BQE fix to be announced next month: Mayor

The Brooklyn Queens Expressway’s ailing triple-cantilever section in Brooklyn Heights.
Photo by Todd Maisel

City street designers will unveil in May their long-term plan for the dangerously-decaying BQE, Mayor Bill de Blasio announced Friday.

“I think we’ll have some more to say on this in May,” said de Blasio at his April 23 press briefing. “I can say next month we’ll start to talk about those specific plans.”

Department of Transportation Commissioner Hank Gutman — who recently took the over the helm after longtime department head Polly Trottenberg resigned and took a job in US President Joe Biden’s Administration — is working with his team to figure out a way to address the increasingly-crumbling 65-year-old highway, according to the mayor. 

“Commissioner Gutman and his team are thinking of lots of different ways of approaching it going forward, hopefully, in a circumstance where we have a very different reality in this city in terms of a lot less car usage, so we want to be mindful of that,” de Blasio said.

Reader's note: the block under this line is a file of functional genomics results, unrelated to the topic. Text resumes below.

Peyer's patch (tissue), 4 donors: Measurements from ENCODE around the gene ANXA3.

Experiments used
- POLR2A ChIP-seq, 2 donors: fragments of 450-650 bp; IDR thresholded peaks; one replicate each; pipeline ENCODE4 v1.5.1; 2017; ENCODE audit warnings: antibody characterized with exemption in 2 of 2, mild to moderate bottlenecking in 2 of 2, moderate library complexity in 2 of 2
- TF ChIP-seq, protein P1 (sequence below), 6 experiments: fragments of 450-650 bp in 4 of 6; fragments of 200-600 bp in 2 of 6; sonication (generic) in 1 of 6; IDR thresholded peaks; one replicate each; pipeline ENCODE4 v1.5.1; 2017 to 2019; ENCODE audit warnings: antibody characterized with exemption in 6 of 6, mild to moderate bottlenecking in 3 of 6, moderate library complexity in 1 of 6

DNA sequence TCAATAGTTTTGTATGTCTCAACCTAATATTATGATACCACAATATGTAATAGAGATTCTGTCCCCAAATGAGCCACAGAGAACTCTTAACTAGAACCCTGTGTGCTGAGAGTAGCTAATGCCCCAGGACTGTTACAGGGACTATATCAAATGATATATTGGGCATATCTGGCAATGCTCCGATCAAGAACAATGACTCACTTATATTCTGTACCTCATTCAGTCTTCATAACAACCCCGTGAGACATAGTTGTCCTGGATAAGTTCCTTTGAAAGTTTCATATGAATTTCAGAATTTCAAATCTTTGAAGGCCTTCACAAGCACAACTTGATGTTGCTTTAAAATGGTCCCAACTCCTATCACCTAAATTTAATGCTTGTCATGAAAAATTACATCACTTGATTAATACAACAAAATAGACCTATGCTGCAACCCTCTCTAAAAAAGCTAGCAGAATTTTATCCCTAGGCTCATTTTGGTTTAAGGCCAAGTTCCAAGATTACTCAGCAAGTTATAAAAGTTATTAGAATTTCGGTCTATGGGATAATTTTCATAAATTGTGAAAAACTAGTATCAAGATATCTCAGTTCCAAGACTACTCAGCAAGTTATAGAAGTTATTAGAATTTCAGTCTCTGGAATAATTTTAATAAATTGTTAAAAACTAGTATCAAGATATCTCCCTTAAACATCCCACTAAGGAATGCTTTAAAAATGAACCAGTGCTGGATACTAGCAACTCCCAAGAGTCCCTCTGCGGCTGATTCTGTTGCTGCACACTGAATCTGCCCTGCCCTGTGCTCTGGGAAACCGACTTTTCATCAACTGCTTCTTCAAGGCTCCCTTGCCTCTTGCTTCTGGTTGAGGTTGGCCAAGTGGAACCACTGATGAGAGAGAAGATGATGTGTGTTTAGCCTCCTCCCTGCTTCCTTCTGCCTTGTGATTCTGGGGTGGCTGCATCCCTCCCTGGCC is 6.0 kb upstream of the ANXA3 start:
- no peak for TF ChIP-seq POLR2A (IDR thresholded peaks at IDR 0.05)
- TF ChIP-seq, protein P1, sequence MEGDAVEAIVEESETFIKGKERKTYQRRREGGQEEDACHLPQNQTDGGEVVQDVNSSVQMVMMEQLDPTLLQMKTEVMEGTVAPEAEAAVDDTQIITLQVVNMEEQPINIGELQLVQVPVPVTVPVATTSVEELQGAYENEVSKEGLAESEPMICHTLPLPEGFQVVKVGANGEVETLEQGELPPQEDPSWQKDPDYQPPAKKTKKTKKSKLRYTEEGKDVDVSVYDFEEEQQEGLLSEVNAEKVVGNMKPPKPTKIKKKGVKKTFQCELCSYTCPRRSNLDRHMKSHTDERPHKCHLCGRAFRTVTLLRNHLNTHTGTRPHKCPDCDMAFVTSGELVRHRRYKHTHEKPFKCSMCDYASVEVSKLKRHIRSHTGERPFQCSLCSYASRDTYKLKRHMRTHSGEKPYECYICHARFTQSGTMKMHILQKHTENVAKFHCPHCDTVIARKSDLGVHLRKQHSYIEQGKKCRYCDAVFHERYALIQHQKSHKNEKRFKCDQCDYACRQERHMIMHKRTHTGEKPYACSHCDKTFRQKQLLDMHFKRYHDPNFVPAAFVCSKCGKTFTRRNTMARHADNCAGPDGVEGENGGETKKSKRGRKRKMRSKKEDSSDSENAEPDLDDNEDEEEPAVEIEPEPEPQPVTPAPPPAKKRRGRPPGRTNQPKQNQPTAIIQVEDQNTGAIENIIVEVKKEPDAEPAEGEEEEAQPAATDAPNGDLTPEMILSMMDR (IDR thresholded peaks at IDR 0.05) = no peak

The roadway’s triple-cantilevered section wrapping around Brooklyn Heights, which includes the beloved pedestrian promenade above the highway, is in severe disrepair and could become unsafe to drive on as soon as 2026, according to a report published by de Blasio’s appointed “expert panel” that studied the roadway in early 2020.

Much of the damage on that stretch comes from illegally-overweight trucks barreling down the roadway, leading de Blasio to sign an executive order shortly after the report’s release intended to up police enforcement. The study also urged the reduction of lanes from three to two in each direction, but de Blasio was not convinced by that proposal.

Hizzoner convened the brain trust two years ago after the city’s initial proposal from 2018 to build a six-lane speedway atop the beloved promenade during repairs — which locals panned immediately.

After the city’s proposals were shot down, numerous alternative schemes surfaced by local architects, consultants, and politicians, including tearing down the highway entirely and replacing it with a park or boring an $11 billion tunnel from Gowanus to Williamsburg.

In January, de Blasio claimed that work would resume “in the coming weeks” on a full plan for the BQE after a year of radio silence on the massive infrastructure project amid the pandemic.

DOT has started some smaller-scale repair work to shore up the 1.5-mile section of the BQE it has jurisdiction over between Atlantic Avenue and Sands Street (the remaining stretches of the highway are run by the state), such as a fix to the wall at Hicks Street near Poplar Street.

“First of course protecting the BQE as it is now so that we can work toward a future different vision, but first we have to make sure that it’s secure for the here and now,” de Blasio said Friday. “A lot is being worked on right now.”